2015 GSA Annual Meeting in Baltimore, Maryland, USA (1-4 November 2015)

Paper No. 217-2
Presentation Time: 9:00 AM-6:30 PM


MARTIN, Jonathan B.1, YOUNG, Caitlin2, BRANYON, Jackie3, VALLE-LEVINSON, Arnoldo3, PAIN, Andrea J.2, MARINO-TAPIA, Ismael4 and REBOLLEDO-VIEYRA, Mario5, (1)Department of Geological Sciences, University of Florida, 241 Williamson Hall, P.O. Box 112120, Gainesville, FL 32611-2120, (2)Department of Geological Sciences, University of Florida, 241 Williamson Hall, Gainesville, FL 32611, (3)Coastal Engineering, University of Florida, Gainesville, FL 32611, (4)Merida, Mexico, (5)Centro de Investigación Científica de Yucatán, Merida, 97205, Mexico, jbmartin@ufl.edu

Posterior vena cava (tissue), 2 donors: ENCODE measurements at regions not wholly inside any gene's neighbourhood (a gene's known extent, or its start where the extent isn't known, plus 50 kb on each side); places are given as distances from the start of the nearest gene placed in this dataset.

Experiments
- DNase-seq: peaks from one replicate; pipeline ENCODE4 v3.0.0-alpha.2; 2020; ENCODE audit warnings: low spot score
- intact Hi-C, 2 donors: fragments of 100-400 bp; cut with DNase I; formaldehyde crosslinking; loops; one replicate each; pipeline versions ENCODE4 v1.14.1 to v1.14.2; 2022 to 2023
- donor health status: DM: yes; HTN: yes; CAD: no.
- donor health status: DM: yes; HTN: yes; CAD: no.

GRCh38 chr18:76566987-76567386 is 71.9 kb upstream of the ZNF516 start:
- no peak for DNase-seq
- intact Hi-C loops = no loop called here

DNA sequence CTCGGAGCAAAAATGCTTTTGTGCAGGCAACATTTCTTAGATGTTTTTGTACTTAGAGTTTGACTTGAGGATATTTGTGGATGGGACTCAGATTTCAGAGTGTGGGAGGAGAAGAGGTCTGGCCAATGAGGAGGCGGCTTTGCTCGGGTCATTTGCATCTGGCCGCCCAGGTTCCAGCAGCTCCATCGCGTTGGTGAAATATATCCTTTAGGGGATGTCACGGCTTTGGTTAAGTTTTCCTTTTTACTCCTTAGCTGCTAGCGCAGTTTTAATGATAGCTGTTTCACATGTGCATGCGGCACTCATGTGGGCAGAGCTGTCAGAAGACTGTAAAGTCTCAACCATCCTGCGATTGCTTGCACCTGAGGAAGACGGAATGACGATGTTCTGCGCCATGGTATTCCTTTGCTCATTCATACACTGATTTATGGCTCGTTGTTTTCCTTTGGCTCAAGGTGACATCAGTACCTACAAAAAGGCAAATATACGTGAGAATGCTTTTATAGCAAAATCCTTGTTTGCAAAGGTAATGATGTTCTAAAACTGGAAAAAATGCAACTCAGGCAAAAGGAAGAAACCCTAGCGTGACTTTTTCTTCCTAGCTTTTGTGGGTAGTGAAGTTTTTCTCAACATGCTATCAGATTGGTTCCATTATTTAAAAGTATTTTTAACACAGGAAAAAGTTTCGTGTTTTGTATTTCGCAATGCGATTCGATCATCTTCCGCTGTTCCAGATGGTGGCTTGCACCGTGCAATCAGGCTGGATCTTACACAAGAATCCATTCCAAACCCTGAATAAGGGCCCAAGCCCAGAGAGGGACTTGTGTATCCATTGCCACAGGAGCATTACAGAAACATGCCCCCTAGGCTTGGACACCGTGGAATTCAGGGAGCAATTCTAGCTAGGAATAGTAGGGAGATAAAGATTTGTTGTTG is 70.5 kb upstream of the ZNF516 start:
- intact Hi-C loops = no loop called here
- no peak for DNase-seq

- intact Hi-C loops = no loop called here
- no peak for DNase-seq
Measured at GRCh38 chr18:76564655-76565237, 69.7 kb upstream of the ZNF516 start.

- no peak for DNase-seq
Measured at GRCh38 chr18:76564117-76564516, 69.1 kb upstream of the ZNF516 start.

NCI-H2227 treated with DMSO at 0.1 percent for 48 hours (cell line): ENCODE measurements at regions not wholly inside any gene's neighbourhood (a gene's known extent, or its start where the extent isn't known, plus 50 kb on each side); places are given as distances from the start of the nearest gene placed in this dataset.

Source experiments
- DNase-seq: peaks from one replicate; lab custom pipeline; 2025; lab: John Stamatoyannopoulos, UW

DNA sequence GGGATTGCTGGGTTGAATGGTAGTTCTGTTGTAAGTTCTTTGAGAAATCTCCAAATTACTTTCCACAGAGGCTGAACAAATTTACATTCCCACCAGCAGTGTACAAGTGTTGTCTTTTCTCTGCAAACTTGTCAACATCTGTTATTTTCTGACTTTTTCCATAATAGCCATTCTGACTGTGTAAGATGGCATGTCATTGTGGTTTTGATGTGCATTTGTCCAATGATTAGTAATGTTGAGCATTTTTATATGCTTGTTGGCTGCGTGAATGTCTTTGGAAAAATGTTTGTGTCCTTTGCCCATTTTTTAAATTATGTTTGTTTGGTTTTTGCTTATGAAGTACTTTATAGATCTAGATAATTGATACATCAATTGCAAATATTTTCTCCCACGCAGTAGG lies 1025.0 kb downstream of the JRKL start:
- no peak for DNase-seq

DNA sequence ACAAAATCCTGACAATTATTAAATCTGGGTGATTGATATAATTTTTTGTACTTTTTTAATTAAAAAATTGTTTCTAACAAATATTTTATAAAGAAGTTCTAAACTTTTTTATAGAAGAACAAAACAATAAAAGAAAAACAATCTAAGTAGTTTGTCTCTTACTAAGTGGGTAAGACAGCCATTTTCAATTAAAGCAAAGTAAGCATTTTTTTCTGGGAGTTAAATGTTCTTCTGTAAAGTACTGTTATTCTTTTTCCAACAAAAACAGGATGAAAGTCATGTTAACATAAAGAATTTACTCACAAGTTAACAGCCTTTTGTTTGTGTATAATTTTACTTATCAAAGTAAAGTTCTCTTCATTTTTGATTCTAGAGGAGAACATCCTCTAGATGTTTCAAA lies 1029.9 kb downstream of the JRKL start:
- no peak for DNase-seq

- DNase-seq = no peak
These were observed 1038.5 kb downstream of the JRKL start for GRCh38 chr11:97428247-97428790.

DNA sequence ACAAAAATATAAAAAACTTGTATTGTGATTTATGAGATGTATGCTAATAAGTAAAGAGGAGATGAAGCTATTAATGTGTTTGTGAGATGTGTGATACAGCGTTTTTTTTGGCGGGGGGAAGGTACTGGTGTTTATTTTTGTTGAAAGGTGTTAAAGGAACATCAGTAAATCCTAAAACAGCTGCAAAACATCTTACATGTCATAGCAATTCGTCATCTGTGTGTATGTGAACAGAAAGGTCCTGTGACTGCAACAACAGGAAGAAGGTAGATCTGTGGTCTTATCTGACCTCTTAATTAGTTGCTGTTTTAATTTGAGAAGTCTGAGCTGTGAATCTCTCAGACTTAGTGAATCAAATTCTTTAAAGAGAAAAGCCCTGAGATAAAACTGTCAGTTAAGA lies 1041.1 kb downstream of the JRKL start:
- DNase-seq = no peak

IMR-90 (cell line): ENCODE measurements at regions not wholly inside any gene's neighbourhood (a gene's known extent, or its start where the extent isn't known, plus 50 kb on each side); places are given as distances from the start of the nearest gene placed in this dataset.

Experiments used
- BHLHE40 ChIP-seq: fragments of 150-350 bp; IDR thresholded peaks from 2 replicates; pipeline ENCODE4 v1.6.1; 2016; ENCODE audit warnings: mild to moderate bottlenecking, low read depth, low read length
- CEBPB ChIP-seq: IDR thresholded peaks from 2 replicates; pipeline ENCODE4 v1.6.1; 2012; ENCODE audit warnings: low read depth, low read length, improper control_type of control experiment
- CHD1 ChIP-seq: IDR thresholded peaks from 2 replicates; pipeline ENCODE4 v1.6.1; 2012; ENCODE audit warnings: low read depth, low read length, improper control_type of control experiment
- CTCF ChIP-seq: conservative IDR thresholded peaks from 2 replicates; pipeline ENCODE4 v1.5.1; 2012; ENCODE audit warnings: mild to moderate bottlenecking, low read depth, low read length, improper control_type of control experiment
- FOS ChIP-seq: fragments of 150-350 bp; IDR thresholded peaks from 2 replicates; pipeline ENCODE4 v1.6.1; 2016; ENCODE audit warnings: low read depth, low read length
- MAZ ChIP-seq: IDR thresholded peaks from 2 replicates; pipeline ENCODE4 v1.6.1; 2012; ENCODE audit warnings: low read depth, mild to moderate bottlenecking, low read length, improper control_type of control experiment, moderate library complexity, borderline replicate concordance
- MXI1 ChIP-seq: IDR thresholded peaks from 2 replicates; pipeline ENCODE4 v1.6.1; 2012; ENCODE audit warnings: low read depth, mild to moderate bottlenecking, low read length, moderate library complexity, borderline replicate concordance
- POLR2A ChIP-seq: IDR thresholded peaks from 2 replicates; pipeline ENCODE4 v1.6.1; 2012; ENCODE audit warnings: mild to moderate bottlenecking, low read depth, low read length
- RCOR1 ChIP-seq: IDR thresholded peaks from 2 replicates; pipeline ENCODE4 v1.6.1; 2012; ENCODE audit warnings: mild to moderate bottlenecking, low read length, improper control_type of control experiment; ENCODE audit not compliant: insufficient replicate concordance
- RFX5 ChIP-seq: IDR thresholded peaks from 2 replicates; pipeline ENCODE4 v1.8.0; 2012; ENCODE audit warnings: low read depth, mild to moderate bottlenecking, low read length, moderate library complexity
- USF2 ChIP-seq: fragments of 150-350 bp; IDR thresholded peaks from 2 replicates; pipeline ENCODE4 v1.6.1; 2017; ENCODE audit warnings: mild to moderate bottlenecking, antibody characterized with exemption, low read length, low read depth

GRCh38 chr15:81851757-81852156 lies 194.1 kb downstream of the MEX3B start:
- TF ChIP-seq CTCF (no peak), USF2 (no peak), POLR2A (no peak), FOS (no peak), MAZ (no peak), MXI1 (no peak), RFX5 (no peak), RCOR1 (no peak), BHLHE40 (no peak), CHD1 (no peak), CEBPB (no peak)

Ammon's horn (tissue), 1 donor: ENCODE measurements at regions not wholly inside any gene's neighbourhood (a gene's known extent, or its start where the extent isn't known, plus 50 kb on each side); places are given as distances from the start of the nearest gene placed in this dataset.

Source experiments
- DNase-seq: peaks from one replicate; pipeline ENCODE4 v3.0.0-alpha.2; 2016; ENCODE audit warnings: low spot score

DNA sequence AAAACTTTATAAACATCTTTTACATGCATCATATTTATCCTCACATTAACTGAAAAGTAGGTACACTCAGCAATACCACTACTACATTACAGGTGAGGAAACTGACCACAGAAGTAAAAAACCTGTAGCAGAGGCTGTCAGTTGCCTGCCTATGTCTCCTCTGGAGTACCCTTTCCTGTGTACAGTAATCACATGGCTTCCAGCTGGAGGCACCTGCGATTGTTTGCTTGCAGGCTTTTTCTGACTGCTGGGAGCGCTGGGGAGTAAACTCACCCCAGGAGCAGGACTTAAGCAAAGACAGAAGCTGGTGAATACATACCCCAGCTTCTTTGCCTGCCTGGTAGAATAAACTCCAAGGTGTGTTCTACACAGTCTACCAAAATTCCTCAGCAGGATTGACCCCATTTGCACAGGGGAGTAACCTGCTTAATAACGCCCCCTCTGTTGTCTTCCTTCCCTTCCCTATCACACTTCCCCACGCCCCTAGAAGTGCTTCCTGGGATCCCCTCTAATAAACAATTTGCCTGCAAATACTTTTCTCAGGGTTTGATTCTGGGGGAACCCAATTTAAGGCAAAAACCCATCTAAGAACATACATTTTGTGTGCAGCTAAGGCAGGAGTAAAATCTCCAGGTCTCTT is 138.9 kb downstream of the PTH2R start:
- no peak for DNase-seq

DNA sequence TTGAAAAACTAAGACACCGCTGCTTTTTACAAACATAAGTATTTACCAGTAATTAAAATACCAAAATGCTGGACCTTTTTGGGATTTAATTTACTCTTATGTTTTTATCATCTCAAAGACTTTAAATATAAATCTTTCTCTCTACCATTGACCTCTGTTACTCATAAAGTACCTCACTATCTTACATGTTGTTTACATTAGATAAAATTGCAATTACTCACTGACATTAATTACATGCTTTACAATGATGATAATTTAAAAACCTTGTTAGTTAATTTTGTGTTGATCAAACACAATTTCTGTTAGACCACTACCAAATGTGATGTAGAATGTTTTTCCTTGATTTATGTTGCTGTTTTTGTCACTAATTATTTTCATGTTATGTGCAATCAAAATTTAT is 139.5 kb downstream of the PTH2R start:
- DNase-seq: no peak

Coastal karst aquifer systems are threatened by eustatic sea level rise, which currently is around 3 mm/yr, although this rate varies through time and by location. Changing sea level alters head gradients between aquifers and the ocean, causing water and solutes to exchange between the aquifer and ocean at a salt water-fresh water interface referred to as the subterranean estuary. Salt water intrusion to the subterranean estuary may alter biogeochemical reactions and limit submarine groundwater discharge of fresh water and terrestrial solutes to the coastal ocean. These effects could combine to diminish potable water quality and quantity, reduce solute fluxes to surface estuaries, degrade coastal ecosystems, and alter dissolution effects of carbonate aquifers. To evaluate these potential processes, we have measured short-term variations in sea level and effects of these variations on the salinity, pH, dissolved oxygen, and nutrient concentrations over two 2-wk periods at a submarine karst spring in a reef lagoon of northeastern Yucatan Peninsula. This spring discharges brackish water; however, lagoon water intruded into the spring when sea level elevations increased to >0.08 m above the mean elevations measured during our study periods at high spring tides and with wind set up. If eustatic sea level rise accelerates as projected, this elevation may be permanently passed within a few decades, although intrusions may not become permanent if the hydraulic head of the Yucatan aquifer also increases. Intrusion of oxygenated lagoon water into the conduits remineralizes organic matter and oxidizes sulfide thereby lowering pH and causes calcite to dissolve, which releases mineral-bound phosphorous. Additional phosphorous is released along with nitrogen with the oxidation of organic matter. Nutrients flow to the lagoon when discharge resumes and may help limit degradation of coral reefs from discharge of low pH water. These effects may be limited as increased intrusions with sea level rise shifts discharge locations landward and reduces nutrient fluxes to reefs. Our observations illustrate the vulnerability of coastal karst aquifers and ecosystems, including reefs, to sea level rise.